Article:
DocM, there is much in your reply to which I can identify, though thankfully not the terrible joint pain and skin conditions that you suffer from. I too have felt quite ill at times from daytime hot flashes and I too get frustrated at running out of puff (or perhaps more correctly walking out of puff). I've been fortunate not to fall between the cracks, but that's only because my immunity was so badly affected by my CLL that I could no longer work.
While I can thank my medical team for helping me obtain a disability pension, it was through reading up on how CLL can affect my health and taking steps to minimise my risk of infection and running suggestions past my haematologist (like checking my Vitamin D level and subsequently boosting it into the normal range), that have helped me to regain some of the quality of life that I've lost. I've lived with stage IV CLL now for 6 years and it was the first two that were the worst. I hope this gives you the encouragement to keep looking for opportunities to claw back your quality of life from the lows you are experiencing.
PM me your location, I may be able to suggest the name of a doctor with a firm understanding of CLL in your area... also have you ever been treated?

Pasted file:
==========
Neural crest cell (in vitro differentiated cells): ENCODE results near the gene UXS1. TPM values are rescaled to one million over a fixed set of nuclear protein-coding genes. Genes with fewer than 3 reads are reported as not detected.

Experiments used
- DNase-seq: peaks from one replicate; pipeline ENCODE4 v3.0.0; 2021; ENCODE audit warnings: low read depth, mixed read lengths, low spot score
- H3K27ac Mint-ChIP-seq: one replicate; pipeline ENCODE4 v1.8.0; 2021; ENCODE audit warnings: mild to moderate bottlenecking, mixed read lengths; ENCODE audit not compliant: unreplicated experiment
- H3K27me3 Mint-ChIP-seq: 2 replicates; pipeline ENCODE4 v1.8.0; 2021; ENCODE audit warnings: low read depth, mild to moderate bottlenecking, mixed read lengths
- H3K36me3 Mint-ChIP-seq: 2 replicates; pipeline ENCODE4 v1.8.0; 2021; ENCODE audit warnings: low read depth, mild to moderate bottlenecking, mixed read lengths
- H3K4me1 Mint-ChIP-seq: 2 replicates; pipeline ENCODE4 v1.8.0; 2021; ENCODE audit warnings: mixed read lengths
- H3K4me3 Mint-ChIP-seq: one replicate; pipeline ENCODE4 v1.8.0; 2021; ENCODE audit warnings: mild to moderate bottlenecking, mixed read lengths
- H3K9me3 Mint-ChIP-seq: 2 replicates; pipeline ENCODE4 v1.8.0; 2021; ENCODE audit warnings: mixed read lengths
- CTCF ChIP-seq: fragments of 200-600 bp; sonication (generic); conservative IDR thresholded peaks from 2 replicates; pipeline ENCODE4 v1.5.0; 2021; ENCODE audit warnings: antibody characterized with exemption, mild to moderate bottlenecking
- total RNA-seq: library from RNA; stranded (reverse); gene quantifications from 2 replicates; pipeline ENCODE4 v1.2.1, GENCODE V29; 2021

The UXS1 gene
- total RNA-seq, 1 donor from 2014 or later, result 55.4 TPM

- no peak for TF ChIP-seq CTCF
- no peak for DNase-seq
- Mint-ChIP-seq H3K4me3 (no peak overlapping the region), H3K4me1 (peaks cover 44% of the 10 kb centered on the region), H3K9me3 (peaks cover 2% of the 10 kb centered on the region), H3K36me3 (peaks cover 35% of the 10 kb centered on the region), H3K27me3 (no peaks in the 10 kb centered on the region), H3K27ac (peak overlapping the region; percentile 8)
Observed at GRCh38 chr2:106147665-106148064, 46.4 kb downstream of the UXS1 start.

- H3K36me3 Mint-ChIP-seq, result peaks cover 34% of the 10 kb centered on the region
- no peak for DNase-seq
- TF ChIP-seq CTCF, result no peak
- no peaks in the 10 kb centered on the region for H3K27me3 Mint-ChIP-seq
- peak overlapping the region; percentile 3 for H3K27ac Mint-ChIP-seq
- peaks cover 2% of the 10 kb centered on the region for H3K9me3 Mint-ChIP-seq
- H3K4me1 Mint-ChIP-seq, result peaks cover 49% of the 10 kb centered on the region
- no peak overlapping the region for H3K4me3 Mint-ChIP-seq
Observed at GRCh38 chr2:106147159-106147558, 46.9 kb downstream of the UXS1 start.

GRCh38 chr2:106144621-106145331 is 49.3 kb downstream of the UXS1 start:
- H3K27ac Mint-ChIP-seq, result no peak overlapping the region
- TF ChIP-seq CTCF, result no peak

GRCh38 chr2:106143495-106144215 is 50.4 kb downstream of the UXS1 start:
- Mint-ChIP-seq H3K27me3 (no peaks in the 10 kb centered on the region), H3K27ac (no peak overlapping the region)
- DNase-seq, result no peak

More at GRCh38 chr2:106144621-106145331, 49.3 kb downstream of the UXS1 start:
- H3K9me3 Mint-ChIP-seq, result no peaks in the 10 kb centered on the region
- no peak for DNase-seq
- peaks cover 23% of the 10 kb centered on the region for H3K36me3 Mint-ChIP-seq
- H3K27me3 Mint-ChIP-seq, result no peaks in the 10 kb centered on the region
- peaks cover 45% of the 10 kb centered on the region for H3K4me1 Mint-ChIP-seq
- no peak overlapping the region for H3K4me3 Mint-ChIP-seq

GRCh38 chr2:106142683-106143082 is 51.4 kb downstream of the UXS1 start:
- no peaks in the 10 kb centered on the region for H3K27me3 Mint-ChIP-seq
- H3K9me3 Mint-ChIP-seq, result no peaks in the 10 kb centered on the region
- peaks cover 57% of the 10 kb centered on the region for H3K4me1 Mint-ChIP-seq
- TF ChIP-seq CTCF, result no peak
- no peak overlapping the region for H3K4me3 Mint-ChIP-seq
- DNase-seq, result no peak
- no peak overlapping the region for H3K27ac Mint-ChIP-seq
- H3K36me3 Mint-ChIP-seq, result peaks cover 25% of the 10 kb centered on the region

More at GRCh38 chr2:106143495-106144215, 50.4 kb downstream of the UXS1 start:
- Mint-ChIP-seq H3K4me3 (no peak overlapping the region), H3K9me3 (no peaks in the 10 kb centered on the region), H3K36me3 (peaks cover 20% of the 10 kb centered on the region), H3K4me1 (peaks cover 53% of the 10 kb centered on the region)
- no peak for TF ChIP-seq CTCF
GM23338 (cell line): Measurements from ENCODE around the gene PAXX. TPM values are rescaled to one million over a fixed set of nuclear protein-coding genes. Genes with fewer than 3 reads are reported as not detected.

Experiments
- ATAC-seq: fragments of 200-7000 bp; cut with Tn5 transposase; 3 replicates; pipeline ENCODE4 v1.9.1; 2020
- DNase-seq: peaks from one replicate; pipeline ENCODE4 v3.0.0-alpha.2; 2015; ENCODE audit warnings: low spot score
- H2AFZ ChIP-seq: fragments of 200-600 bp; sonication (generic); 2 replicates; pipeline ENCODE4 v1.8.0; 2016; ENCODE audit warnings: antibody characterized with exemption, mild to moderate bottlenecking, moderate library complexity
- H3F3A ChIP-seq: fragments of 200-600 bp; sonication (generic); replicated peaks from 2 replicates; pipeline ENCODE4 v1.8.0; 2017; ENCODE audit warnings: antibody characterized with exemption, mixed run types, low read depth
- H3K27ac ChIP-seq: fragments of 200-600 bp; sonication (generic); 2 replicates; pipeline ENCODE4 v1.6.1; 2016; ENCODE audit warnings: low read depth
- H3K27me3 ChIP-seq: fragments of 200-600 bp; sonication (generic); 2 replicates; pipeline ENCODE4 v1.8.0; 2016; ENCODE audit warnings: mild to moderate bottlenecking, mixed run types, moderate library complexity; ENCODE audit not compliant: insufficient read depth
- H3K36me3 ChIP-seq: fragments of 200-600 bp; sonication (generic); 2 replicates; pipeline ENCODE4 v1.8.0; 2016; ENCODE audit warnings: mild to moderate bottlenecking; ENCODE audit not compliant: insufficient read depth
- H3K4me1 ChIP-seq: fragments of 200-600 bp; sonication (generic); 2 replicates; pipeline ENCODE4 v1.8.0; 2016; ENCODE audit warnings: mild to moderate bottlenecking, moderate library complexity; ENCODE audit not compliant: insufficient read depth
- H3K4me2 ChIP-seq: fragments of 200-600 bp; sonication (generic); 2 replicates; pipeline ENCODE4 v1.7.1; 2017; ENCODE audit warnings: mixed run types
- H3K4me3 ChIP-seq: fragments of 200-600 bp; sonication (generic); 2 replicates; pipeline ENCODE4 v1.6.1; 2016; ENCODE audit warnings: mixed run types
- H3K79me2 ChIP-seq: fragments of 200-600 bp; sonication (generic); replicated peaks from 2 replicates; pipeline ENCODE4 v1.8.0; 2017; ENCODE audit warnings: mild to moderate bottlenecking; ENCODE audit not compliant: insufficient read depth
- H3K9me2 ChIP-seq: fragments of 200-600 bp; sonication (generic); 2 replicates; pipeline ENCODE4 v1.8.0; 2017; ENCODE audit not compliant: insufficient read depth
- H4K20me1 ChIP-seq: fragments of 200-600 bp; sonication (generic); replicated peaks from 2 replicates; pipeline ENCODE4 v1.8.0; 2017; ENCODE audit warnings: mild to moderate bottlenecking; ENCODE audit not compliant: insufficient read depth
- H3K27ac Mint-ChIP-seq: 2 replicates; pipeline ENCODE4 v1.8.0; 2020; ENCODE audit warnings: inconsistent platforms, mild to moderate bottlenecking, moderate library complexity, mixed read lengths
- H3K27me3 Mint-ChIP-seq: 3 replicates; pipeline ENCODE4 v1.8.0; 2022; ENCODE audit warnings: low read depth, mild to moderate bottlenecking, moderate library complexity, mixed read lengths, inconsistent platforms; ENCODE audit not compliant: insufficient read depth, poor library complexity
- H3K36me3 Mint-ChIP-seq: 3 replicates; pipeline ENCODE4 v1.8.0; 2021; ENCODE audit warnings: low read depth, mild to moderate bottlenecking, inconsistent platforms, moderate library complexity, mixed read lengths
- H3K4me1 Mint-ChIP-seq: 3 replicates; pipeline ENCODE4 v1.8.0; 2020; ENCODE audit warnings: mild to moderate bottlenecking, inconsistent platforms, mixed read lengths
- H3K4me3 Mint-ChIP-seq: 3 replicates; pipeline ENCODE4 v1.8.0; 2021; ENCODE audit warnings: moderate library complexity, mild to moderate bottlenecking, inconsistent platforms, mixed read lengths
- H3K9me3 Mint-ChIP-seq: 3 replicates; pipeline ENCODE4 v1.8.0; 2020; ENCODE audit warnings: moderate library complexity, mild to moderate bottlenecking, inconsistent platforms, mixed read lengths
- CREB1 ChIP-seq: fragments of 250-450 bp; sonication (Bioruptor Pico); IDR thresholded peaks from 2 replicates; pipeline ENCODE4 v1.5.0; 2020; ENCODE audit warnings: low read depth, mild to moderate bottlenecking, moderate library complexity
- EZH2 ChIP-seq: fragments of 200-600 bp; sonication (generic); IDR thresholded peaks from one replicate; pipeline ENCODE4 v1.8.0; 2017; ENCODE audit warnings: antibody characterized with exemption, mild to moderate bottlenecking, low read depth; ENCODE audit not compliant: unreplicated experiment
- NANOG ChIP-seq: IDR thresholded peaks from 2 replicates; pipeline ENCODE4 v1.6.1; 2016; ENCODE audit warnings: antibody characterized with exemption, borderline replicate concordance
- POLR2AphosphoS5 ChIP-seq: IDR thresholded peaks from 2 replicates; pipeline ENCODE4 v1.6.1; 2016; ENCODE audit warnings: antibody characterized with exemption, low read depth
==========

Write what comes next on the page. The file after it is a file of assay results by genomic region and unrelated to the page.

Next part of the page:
Chatham ON. Both my family doc and the Windsor centre have been no help. I have received no treatment. I get CBC's every 3 months. WBC 33.3, RBC 153, Plates 22, Lymphocytes 27.3. Count doubled last December. I'm the one whose original blood test was filed by my physician for 1 year before it came to light by accident during a hospitalization from an infection.
Go see Dr. Graeme Fraser at Juravinski CC perhaps
He is Chairman of the CLL conference in Niagara Falls in April... think Brian, WWW and I hope to be there... maybe Nick
and Neil as well...
Along with Dr. Hallek, Dr, Keating, Dr. Flynn, Dr. Leclair,
Dr. Gibson, and many more, 250+ CLL patients and caregivers...
Hope you will join us!
Remember I lived in Rodney and Glencoe... I know the backroads to Chatham......